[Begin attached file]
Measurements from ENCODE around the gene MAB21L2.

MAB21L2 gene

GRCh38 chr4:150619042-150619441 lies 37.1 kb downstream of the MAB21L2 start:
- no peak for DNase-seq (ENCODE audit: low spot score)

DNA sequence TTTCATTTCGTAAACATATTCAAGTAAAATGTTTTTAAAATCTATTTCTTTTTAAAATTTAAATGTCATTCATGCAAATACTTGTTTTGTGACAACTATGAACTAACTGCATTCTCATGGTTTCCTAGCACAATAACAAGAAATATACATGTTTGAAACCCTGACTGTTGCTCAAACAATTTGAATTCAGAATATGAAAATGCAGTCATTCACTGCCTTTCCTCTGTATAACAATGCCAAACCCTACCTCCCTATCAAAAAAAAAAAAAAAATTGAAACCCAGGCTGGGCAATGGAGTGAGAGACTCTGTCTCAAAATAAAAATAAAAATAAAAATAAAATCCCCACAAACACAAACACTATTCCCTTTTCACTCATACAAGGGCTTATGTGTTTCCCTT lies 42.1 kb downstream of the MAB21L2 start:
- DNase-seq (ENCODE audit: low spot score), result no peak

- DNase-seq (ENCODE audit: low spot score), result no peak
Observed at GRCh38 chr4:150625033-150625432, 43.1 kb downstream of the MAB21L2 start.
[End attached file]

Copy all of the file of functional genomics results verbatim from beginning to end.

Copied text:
Measurements from ENCODE around the gene MAB21L2.

MAB21L2 gene

GRCh38 chr4:150619042-150619441 lies 37.1 kb downstream of the MAB21L2 start:
- no peak for DNase-seq (ENCODE audit: low spot score)

DNA sequence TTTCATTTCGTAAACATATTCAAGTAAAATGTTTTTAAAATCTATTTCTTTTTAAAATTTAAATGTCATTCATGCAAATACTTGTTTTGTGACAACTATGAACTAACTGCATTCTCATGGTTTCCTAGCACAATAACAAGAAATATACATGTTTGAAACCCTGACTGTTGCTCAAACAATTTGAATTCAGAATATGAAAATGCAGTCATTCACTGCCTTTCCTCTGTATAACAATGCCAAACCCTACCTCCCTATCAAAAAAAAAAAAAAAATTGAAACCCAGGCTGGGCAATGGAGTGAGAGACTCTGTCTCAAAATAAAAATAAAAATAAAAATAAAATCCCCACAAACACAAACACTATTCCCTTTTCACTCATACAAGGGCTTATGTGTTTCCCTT lies 42.1 kb downstream of the MAB21L2 start:
- DNase-seq (ENCODE audit: low spot score), result no peak

- DNase-seq (ENCODE audit: low spot score), result no peak
Observed at GRCh38 chr4:150625033-150625432, 43.1 kb downstream of the MAB21L2 start.